HSE urged to release contracts of US smear test labs

The HSE will be urged today to release the full contracts of the US laboratories at the centre of the cervical cancer tests scandal amid ongoing and disputed claims that access to key records is being covered up.

The Dáil public accounts committee will insist on the move at an internal meeting this morning after giving the HSE until the end of this week to make the records available to them.

In a lengthy meeting last week, PAC members repeatedly rounded on acting HSE director general John Connaghan and his officials over the failure to release the contracts immediately to the independent inquiry examining the scandal.

In particular, Labour TD Alan Kelly, Social Democrats TD Catherine Murphy, Sinn Féin TD David Cullinane, and unaligned Independent TD Catherine Connolly noted independent inquiry chair Dr Gabriel Scally’s concerns that access to a range of files has been delayed.

While Mr Connaghan insisted there was no deliberate delay in releasing records, he said there has been some difficulty in accessing certain files and that in other cases requests for the documents came at later stages than initial queries.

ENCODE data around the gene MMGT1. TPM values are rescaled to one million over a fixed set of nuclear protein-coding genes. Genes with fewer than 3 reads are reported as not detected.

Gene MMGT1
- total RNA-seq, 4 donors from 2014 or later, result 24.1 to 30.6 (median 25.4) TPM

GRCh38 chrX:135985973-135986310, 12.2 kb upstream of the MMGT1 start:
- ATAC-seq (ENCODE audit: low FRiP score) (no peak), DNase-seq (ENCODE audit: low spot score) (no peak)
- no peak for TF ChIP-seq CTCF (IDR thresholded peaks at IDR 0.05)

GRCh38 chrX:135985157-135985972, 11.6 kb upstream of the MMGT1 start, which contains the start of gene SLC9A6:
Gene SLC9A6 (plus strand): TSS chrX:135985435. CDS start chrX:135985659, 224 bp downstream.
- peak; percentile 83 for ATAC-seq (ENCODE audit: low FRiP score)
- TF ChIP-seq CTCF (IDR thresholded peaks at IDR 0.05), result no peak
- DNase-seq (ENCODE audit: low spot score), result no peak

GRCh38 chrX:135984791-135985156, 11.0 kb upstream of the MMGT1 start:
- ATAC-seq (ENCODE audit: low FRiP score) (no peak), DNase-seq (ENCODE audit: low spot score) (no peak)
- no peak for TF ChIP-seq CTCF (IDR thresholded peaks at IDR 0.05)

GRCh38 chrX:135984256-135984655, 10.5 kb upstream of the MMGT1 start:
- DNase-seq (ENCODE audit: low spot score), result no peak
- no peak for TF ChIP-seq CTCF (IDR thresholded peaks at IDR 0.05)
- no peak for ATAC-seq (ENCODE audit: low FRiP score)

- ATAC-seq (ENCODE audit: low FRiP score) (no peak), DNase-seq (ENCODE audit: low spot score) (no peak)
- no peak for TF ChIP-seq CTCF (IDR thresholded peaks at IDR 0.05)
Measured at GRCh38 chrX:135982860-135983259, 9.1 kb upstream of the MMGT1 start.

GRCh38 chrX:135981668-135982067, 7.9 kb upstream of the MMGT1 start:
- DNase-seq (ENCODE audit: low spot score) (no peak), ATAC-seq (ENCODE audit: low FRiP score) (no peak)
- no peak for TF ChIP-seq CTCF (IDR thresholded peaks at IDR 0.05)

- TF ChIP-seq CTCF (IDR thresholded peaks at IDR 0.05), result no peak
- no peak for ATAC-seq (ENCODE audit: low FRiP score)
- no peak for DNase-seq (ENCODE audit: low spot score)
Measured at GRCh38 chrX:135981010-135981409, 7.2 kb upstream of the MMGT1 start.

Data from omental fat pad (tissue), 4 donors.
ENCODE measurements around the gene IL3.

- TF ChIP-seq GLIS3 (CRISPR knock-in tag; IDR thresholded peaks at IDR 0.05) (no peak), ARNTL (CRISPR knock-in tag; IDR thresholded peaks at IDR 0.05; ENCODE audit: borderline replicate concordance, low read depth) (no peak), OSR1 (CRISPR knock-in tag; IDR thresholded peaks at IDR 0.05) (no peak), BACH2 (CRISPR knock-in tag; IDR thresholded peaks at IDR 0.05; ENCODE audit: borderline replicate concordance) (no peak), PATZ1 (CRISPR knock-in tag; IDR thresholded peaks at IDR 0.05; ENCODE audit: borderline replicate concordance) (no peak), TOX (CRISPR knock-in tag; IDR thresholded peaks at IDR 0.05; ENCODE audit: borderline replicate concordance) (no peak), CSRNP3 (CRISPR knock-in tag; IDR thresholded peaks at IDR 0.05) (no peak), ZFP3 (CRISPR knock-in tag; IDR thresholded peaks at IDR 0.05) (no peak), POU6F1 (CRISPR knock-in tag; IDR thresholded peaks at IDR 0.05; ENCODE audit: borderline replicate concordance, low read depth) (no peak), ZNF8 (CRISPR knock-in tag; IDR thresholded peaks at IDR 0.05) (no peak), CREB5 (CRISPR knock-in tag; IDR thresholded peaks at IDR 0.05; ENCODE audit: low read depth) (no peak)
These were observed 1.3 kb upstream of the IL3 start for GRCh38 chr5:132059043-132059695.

The PAC said while they understood the difficulty in accessing some files, it is essential the key contracts between the State and the US laboratories over the outsourcing of cervical cancer test screening are released immediately.

Urging the publication of the contracts, they gave a deadline of the end of this week to provide the information, a move which Mr Connaghan said would take place.

At the time of going to press, the PAC has yet to receive the laboratory contracts.

And as such, the PAC is expected to insist this morning the documents are made available as a matter of urgency.

The call will be made despite HSE assistant national director for parliamentary issues Ray Mitchell writing to the PAC in recent days to repeat that Mr Connaghan is open to allowing access to all files relating to the cervical cancer tests scandal.

In a formal statement to the PAC in recent days, Mr Mitchell repeated Mr Connaghan’s comments last week that he is open to allowing access to the documents.

Explaining a meeting has already taken place with Dr Scally to provide full access to all documents, Mr Mitchell said the HSE is currently working on how to give Dr Scally and his officials full access to their systems.

Contact was made with Dr Scally and he has raised a number of questions on how it might work, and we are examining these and will be reverting to him on them,” Mr Mitchell said.

Meanwhile, the HSE has also written to the PAC to confirm the US laboratory contracts make it clear the labs and not the State are responsible for any test errors.

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